Slovakia: Debacle in elections for the neofascists, Kotleba out as Regional Governor
Slovakia has directly elected Regional Governors and Regional Assembly members in the country's eight self-administering regions. Marian Kotleba of the "People's Party Our Slovakia" (LSNS), a neofascist, suffered a big defeat, losing to Jan Lunter by more than 20 percentage points and leaving his post as Banská Bystrica's Governor.
In Nitra another neofascist candidate, Milan Uhrík, lost the Regional Governor race, winning just 15 % of the vote. The strongest governing party, Smer-SD, which governed six of the eight regions until Saturday 4 November, also suffered an enormous defeat.
Until 2022, Smer-SD candidates will govern just the Nitra and Trenčín Regions. For Slovak Prime Minister Robert Fico this is one of the biggest electoral defeats of his career - apparently what harmed him was his party's decision to repeal the runoff process for Regional Governor elections, which the Slovak President then vetoed.
"We seem to have won. I thank all voters for their faith in us. We are anticipating the results for the Regional Assembly candidates with great suspense," Lunter said just before 1 AM CET on 5 November, by which time more than 65 % of the vote had been counted.
Lunter thanked his family and the candidates who had stepped aside so he could run. The Banská Bystrica victor, who won more than 48 % of the vote, said his first step in office will be to once again fly the flag of the European Union: "I will open the doors of the Regional Authority and air the building out. I will fly the flag of the European Union on the front of the building to demonstrate to all that we belong there."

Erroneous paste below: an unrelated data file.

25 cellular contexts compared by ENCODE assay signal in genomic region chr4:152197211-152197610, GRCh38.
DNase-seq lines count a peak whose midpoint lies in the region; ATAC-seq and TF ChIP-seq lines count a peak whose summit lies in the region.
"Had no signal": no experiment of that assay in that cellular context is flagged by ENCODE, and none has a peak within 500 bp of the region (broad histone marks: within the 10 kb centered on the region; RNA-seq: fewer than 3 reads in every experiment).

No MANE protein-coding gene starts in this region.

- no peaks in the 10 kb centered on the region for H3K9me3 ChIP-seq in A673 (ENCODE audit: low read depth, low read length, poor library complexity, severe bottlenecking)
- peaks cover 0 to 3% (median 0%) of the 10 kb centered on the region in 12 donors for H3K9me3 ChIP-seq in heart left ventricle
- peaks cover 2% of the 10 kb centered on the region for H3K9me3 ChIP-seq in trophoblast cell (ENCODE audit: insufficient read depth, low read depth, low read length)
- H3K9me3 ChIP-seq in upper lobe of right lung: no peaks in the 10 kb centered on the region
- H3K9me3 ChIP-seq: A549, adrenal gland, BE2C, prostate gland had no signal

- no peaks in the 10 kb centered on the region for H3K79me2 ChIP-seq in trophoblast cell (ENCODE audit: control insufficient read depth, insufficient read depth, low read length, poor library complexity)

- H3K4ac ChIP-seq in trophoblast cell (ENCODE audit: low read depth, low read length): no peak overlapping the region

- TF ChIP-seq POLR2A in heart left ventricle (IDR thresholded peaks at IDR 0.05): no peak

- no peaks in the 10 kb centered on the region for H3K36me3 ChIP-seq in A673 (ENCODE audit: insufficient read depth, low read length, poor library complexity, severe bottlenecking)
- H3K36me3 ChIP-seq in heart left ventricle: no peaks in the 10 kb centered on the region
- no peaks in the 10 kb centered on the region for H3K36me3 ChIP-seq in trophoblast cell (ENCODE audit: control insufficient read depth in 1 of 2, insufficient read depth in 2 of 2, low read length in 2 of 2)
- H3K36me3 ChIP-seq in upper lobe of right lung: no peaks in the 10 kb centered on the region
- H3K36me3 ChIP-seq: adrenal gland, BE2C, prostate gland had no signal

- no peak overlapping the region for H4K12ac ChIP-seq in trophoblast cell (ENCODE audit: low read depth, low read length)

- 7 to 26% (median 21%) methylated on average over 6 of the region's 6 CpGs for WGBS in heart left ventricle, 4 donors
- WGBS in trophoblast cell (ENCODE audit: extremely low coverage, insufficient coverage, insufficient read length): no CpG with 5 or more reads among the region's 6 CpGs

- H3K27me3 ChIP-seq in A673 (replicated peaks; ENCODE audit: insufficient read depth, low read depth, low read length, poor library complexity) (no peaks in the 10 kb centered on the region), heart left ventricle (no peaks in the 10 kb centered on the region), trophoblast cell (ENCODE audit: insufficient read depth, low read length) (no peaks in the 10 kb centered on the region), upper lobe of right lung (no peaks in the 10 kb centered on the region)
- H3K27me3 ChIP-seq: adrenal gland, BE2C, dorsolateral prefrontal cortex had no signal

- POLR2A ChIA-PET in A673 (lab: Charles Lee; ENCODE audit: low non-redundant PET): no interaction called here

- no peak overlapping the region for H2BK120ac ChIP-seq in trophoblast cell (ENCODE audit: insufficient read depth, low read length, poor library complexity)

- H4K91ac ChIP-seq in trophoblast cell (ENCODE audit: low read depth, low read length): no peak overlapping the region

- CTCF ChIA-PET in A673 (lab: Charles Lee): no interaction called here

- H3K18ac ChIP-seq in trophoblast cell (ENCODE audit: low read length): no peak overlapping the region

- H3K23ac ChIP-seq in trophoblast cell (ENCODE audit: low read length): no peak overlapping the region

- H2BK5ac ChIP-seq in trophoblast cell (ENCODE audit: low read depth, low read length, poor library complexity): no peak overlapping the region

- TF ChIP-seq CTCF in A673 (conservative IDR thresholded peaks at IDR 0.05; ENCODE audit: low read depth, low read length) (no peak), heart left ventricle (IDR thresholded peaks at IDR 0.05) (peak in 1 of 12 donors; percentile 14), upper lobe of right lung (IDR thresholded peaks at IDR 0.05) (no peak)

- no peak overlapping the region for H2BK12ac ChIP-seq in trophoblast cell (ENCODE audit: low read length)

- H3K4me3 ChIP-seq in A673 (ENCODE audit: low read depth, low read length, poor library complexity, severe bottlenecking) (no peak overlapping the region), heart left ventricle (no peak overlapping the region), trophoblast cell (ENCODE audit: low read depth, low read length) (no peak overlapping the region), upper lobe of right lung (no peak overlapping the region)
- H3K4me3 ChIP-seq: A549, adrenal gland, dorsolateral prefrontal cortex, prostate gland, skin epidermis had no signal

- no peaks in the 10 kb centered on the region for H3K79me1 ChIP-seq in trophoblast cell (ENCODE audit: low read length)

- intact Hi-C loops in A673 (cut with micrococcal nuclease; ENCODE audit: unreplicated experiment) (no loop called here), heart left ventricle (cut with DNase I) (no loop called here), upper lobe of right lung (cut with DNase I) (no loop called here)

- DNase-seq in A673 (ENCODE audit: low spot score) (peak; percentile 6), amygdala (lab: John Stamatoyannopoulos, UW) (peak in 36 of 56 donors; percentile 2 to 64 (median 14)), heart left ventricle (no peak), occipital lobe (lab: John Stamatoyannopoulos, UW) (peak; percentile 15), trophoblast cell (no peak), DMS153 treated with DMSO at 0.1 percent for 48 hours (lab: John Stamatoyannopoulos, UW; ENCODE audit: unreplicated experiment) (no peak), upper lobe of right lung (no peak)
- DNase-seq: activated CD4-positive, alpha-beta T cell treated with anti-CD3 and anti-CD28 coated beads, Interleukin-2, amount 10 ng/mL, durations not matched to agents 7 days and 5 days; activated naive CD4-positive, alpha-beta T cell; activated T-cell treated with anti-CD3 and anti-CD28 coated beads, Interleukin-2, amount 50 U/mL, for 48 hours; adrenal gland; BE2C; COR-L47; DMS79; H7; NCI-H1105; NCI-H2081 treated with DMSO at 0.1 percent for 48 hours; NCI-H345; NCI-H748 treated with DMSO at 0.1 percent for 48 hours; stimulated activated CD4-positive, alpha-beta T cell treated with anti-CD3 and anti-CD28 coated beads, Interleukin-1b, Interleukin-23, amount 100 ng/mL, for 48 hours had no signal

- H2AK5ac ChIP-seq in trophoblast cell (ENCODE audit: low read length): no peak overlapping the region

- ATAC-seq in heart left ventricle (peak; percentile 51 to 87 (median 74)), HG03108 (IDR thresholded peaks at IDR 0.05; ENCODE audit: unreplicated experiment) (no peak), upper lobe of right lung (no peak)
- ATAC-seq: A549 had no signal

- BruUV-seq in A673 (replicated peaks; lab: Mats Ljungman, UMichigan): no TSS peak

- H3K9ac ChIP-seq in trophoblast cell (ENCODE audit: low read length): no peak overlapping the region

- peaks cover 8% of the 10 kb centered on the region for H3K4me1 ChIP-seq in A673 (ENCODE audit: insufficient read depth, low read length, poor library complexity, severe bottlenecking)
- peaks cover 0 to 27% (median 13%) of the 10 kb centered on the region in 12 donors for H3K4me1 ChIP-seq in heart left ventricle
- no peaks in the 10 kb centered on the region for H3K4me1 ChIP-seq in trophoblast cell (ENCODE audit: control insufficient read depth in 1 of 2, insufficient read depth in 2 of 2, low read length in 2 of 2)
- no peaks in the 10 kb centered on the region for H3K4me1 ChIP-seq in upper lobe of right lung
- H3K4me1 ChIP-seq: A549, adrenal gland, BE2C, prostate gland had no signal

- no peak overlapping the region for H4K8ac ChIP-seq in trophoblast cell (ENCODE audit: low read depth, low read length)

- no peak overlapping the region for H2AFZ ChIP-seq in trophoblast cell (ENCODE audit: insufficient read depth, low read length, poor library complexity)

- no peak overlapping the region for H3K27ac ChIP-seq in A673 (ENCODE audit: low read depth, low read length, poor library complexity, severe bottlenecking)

Second-place candidate Kotleba trailed the winner by more than 20 percentage points, receiving less than 23 % of the vote. Journalists were unable to find him for comment once the results were announced.
His fellow defeated neofascist, Uhrík, told the press that Kotleba would be awaiting the rest of the election results outside of the Banská Bystrica Region. "We have rid ourselves of evil," Smer-SD vice-chair Peter Pellegrini said in response to the news that Kotleba's time in office was over.
Smer-SD expressed its support for Lunter in the elections as early as the summer. Voter turnout was at a record high, according to the Slovak media, with almost 40 % participation in the Banská Bystrica Region, while estimates of statewide participation were just below 30 %.
During the previous regional elections in 2013, turnout was roughly 10 % lower. This year Kotleba's party also ran 335 candidates for the Regional Assembly seats.
According to preliminary results, the online daily Deník N reported on 5 November that only two of his party's candidates had won. Kotleba will now just be a Regional Assembly member in Banská Bystrica, while Uhrík will be a Regional Assembly member in Nitra Region.
Other well-known neofascists did not succeed in being elected to Regional Assemblies. Peter Krupa (LSNS), who ran in the Ilava precinct, did not succeed in the Trenčin Region.
Krupa won just 2.4 % of the vote. He had mainly become known for carrying a pistol into the Slovak Parliament and for his Facebook posts about "stinking kikes".
In Trenčín Region, another famous Kotleba follower, Marián Mišún, who was running for Regional Assembly from the Púchov district, also went down in flames. He won approximately just 3.5 % of the vote.
Mišún is a former local police officer who today works as an assistant to Martin Beluský (LSNS). More than 4.4 million voters, incuding foreigners with permanent residence in Slovakia, decided who would represent them in the Regional Authorities.
Slovak media: Regional elections end with Fico's party failing
Slovak media are reacting to the results of the regional elections by describing them as a catastrophe for the governing Social Democrats, a success for the right-wing coalition, and a defeat for Kotleba now that candidates from a broad right-wing coalition will be seated as governors in five of Slovakia's eight Regional Authorities. The results were appreciated by representatives of the opposition.